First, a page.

However, we should not think that the inequalities in the distribution of illness and suffering are only internal to nation states. To the contrary, as the coronavirus pandemic unfolds through the rest of 2020, its epidemiological patterns are very likely to mimic existing global inequalities. We know this from the history of pandemics and epidemics, as discussed above. Based on historical hindsight, we may conjecture that the current pandemic might even deepen global inequalities. In support of the former prediction, consider for instance the incidence of mortality during the Spanish flu pandemic in 1918 and 1919. While it is estimated that around 1 to 3 percent of the world’s population was killed by the virus, Mike Davis reminds us that in fact 60 percent of the deaths were in India, in regions “where grain exports to Britain and brutal requisitioning practices coincided with a major drought.”Footnote 9 For the latter prediction, we may again recall Davis, in his pioneering work in historical political ecology on the El-Niño famines in the last quarter of the nineteenth century in India, China, and Brazil.Footnote 10 What turned droughts caused by El-Niño climatic events into very deadly famines was the position of each of these regions in the capitalist world economy. For instance, in India stored grain was exported to Britain rather than being used for famine alleviation, condemning millions of Indians to death from hunger. Davis argues that these famines partly account for the making of the Third World.

Not only historical but contemporary examples from the last several decades also come to mind. Here, malaria may be singled out, not only as a disease of the longue durée of human history, as James L. A. Webb, Jr. explains (for instance, the migration of the Bantu-speaking agriculturalists across tropical Africa in the first millennium BCE), as well as of the capitalist world economy,Footnote 11 but also as a signal of contemporary global inequalities. In 2018, according to the World Health Organization, an estimated 228 million clinical cases of malaria occurred, killing 405,000 people, mostly African children. That malaria is as old as human history, we may grasp. But the fact that it has taken decades for the first vaccine against malaria to reach beyond the stage of clinical trials (2019, to be precise), perhaps should not be explained solely with reference to the strength of the parasite attacking the immune system; we should also pay attention to the unequal structures of power in the capitalist world economy, especially the role of the pharmaceutical industry, which wants to hold on to its patent rights on life-saving drugs and vaccines for some illnesses. A relevant case from recent decades is the history of the global response against HIV, the virus that causes AIDS. In the late 1990s, Big Pharma was reluctant to make antiretroviral drugs available to HIV patients through either lowering their price or allowing the production of generics in developing countries on the grounds of the Agreement on Trade-Related Aspects of Intellectual Property Rights (TRIPS) of the World Trade Organization (WTO). It took sustained pressure from developing countries against the United States and other industrialized nations before things changed in 2001, when the Doha Declaration on TRIPS and Public Health was adopted, obliging the WTO to ease rules for making generic antiretroviral drugs.Footnote 12 Taking just the cases of malaria and HIV, the inequalities in availability and access to disease treatment has had a tremendous human cost. Early death from disease shortens average life expectancy in many African countries, also causing shortages in the labor force in agriculture and other sectors, which are much needed for human development. There is a vicious circle here: unequal global power relations exacerbate the morbidity and mortality from disease, and the latter stifles development, further contributing to global inequalities.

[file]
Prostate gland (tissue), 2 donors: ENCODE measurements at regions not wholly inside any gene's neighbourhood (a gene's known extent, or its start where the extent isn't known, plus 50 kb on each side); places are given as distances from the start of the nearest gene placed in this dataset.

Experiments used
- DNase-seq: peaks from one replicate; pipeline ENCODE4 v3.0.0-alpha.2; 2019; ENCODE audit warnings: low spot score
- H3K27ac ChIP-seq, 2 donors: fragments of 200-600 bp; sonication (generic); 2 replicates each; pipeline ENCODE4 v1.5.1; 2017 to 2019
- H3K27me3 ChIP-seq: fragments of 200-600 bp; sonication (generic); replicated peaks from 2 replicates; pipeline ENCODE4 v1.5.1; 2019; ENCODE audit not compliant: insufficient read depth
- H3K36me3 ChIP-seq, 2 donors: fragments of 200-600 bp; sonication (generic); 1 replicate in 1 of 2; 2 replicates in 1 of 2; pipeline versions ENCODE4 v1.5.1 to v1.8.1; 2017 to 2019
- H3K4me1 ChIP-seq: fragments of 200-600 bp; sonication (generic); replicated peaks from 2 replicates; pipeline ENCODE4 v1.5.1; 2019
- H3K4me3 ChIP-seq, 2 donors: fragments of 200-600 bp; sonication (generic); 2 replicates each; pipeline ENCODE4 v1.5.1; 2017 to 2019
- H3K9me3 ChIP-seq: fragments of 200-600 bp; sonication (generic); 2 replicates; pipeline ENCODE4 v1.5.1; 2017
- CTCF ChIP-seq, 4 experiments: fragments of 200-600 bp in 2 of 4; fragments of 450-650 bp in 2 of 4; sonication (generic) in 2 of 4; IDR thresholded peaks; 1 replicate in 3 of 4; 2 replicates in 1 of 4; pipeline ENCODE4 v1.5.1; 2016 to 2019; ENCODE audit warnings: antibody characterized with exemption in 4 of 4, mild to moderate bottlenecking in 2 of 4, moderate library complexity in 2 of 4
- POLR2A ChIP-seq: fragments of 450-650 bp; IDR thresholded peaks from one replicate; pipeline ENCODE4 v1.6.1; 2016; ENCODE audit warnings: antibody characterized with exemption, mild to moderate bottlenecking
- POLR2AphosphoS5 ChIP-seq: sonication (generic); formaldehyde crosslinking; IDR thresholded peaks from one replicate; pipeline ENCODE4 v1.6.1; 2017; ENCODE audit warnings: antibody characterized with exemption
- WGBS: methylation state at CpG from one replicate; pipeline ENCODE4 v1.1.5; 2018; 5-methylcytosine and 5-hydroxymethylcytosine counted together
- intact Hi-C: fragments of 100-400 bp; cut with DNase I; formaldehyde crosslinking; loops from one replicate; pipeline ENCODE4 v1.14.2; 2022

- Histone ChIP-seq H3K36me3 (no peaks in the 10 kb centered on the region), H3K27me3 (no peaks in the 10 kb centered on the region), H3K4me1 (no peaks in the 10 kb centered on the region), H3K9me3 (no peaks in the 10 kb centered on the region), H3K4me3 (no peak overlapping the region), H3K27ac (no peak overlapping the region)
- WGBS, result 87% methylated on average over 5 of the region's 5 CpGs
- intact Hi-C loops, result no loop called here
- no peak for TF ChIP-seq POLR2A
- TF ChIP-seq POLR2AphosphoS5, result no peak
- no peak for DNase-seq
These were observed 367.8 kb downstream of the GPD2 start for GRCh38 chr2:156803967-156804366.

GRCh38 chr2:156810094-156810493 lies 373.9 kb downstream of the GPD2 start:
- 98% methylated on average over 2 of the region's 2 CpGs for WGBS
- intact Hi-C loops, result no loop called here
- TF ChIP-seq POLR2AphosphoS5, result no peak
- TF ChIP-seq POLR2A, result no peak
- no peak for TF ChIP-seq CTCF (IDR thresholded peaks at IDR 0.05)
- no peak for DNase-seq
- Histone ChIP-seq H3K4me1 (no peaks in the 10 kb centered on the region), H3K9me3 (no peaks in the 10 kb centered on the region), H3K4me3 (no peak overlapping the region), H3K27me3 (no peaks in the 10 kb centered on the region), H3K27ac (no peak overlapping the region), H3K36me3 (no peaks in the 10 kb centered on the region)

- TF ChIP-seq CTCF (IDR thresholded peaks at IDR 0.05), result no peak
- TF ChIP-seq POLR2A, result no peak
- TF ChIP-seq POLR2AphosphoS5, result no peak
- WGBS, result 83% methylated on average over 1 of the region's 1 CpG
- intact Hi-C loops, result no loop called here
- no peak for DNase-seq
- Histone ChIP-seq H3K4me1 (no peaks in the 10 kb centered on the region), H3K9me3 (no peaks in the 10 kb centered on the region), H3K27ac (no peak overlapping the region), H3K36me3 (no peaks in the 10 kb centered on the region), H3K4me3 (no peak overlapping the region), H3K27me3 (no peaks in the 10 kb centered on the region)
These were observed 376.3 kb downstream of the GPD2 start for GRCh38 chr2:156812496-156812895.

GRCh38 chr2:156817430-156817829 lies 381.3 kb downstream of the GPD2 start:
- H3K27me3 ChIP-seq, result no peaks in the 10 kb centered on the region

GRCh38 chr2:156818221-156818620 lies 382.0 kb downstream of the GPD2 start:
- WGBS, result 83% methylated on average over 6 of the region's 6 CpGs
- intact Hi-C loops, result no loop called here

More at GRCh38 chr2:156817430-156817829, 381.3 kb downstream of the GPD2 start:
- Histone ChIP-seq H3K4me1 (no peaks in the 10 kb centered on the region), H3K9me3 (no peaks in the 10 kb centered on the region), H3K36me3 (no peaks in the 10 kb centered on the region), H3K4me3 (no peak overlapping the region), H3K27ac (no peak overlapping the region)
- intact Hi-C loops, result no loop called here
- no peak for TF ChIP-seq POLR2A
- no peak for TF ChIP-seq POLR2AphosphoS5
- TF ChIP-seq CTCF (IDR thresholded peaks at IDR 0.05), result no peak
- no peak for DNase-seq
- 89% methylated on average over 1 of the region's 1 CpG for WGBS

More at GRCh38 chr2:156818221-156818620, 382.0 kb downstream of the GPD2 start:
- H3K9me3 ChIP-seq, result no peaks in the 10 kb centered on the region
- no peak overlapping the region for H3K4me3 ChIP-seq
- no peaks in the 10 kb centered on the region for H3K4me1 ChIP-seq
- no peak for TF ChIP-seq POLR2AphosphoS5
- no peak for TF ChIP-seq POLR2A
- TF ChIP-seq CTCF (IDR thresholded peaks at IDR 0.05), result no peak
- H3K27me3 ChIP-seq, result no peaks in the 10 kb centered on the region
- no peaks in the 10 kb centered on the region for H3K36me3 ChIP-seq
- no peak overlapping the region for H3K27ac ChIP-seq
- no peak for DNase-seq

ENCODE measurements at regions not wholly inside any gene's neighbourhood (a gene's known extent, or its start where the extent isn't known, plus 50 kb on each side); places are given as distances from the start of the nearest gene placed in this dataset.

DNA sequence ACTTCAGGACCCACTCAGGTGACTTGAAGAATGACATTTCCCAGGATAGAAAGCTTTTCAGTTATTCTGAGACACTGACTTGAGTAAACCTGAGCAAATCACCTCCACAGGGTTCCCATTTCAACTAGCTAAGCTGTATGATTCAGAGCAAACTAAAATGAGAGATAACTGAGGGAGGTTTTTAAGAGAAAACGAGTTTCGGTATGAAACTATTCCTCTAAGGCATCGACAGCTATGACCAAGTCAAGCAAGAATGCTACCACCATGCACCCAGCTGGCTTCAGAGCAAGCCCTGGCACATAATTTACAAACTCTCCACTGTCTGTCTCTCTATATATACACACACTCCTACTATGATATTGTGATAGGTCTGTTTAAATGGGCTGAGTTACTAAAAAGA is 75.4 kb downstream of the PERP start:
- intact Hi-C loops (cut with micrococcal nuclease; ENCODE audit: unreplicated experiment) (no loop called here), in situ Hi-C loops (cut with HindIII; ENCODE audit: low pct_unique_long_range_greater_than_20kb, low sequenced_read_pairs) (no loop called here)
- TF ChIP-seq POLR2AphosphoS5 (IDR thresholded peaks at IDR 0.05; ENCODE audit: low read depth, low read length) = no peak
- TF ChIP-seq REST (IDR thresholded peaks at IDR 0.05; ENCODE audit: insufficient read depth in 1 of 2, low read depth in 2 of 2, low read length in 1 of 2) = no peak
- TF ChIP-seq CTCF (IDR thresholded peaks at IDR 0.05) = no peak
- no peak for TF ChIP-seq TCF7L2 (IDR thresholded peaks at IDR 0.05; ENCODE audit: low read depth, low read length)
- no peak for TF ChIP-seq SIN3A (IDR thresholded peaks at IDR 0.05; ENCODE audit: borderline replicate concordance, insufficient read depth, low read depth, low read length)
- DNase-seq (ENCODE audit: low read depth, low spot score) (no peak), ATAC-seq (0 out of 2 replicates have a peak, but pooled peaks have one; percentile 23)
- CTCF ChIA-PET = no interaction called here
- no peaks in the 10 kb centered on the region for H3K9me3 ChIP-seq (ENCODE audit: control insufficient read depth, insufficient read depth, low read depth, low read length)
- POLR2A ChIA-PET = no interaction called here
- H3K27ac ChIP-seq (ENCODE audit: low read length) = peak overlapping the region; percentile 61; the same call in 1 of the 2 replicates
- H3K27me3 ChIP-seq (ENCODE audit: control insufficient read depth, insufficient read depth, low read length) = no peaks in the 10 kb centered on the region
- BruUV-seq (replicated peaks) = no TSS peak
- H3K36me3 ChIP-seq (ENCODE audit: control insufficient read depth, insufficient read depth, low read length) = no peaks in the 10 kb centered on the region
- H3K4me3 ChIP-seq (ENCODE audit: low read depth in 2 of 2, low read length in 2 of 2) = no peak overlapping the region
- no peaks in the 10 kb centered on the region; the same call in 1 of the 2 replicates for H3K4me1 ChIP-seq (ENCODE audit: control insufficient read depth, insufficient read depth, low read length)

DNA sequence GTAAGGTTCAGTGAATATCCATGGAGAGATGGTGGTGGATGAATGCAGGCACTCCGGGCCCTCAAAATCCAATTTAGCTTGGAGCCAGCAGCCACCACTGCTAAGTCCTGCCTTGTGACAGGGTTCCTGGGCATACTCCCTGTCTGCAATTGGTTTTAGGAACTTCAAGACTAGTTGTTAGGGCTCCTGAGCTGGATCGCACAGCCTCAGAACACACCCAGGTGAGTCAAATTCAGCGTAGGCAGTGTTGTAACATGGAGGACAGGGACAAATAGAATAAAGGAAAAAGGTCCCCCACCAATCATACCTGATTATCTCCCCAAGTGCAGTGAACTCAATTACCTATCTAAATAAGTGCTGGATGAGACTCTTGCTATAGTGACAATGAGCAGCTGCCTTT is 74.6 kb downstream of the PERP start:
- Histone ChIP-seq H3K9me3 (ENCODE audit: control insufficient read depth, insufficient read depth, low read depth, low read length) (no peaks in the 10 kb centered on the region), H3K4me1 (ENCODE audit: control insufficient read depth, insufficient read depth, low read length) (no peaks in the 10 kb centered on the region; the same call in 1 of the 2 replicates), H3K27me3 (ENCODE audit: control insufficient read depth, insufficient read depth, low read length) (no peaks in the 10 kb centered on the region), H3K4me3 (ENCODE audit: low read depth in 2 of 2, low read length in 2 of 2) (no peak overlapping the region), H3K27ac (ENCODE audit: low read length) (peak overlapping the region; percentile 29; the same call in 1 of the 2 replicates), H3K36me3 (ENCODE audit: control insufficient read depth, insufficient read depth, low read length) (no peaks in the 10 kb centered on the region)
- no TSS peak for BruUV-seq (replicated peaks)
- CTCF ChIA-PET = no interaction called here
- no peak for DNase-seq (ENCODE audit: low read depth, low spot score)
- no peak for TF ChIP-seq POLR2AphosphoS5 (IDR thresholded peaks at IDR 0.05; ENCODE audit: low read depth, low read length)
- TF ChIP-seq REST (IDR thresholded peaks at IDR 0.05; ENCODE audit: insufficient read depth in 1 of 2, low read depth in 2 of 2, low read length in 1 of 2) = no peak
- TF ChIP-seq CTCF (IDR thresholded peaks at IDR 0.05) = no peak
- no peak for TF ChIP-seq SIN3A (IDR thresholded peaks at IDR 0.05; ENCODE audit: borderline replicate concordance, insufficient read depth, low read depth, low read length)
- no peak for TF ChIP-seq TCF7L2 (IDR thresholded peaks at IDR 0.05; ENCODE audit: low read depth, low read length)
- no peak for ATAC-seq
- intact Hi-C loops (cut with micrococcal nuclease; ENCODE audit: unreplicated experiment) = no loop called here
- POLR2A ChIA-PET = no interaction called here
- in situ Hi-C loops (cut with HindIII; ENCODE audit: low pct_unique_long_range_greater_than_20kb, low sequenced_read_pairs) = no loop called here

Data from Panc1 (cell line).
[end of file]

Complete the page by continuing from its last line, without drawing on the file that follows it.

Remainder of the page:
Projecting these observations onto the COVID-19 pandemic, we might suspect that the adverse consequences of the disease may well be amplified in developing countries. There are several issues to consider in this respect, especially regarding sub-Saharan Africa and South Asia: the weakness of healthcare systems, lack of access to clean water (hence difficulty of conforming to hygiene requirements), poverty and unemployment, crowded housing conditions and problems of food security. From India to Nigeria, in megalopolises with high population density social distancing can only be a luxury. From Lagos to Mumbai, the choice for people surviving on daily jobs in the informal economy is between poverty and possible hunger due to lockdowns on the one hand, to being on the front lines of the contagion due to poverty, undernutrition, chronic diseases, and the impossibility of maintaining social distance on the other.Footnote 13